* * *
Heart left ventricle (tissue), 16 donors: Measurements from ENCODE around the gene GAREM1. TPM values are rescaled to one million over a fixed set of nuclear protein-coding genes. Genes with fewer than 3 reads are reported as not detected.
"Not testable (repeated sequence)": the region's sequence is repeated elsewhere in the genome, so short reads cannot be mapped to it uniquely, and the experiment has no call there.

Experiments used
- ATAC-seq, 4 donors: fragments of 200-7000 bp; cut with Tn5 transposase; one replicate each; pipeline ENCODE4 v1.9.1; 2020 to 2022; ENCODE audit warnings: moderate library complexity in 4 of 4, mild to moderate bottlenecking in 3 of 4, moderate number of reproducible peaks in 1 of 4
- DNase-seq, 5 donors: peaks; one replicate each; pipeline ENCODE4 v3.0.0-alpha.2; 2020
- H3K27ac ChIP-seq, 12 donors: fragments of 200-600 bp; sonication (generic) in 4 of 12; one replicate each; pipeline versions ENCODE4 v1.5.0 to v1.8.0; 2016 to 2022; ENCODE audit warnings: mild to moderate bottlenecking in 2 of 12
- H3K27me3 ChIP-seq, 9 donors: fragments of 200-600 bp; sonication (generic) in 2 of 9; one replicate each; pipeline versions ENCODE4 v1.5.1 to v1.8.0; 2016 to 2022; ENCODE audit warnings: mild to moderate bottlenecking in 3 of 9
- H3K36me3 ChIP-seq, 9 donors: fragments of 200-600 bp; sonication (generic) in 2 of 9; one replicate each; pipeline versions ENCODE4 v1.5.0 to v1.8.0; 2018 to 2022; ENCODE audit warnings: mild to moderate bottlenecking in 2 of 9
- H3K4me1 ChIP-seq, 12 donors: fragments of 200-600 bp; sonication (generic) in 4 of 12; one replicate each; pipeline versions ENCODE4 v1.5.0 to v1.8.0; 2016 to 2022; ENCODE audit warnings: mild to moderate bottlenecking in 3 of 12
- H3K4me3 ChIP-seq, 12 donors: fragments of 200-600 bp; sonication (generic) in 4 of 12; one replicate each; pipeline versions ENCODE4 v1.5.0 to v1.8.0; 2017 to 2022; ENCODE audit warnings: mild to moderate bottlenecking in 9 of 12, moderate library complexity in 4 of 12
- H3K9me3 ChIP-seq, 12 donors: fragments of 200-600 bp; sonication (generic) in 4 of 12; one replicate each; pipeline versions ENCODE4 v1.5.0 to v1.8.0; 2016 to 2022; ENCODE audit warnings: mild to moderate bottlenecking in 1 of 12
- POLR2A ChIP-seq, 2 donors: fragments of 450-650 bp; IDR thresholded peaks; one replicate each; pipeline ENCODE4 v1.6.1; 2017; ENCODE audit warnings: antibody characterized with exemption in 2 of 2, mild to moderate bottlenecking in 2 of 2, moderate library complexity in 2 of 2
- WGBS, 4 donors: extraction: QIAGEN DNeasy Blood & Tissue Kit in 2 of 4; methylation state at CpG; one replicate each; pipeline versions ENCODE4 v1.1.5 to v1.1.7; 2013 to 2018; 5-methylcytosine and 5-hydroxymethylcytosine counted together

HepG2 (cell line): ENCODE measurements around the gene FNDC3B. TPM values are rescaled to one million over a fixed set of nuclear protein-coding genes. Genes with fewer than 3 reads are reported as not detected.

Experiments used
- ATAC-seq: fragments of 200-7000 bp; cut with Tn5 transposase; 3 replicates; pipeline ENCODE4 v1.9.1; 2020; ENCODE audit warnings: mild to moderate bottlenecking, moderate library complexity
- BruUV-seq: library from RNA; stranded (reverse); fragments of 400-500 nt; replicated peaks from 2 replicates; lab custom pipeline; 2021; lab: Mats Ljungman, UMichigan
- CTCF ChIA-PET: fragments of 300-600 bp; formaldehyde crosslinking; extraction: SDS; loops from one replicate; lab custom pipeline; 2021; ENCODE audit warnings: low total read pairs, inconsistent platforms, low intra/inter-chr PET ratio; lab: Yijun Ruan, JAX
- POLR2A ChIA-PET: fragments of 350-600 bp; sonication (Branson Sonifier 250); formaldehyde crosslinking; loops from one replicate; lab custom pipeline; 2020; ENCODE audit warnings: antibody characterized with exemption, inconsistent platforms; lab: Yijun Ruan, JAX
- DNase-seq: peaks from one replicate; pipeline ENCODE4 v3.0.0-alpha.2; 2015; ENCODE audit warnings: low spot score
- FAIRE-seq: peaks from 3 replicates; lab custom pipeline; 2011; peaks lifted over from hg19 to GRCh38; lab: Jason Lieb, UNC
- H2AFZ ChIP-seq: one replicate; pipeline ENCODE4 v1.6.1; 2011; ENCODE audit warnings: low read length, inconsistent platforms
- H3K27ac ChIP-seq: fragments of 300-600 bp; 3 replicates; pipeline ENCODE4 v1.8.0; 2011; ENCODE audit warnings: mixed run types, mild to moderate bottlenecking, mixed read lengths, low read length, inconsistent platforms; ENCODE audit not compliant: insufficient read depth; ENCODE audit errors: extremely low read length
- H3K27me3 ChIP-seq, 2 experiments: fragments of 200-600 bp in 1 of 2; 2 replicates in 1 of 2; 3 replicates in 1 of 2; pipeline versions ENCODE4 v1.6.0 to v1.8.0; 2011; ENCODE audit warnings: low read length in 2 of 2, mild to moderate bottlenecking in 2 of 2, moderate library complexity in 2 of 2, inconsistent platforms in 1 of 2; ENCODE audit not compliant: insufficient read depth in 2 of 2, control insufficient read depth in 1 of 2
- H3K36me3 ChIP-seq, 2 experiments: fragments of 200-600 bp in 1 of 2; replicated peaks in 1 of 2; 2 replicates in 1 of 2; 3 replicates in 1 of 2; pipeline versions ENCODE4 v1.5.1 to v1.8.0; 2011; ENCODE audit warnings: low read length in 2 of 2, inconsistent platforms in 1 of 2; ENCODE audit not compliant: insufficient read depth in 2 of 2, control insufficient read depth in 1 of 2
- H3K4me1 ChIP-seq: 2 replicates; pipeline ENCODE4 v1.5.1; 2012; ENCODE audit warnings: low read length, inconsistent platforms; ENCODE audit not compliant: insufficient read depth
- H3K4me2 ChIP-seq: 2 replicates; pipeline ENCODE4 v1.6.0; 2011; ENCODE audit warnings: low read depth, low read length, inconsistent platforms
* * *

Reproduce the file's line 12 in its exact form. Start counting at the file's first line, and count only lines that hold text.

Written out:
- POLR2A ChIP-seq, 2 donors: fragments of 450-650 bp; IDR thresholded peaks; one replicate each; pipeline ENCODE4 v1.6.1; 2017; ENCODE audit warnings: antibody characterized with exemption in 2 of 2, mild to moderate bottlenecking in 2 of 2, moderate library complexity in 2 of 2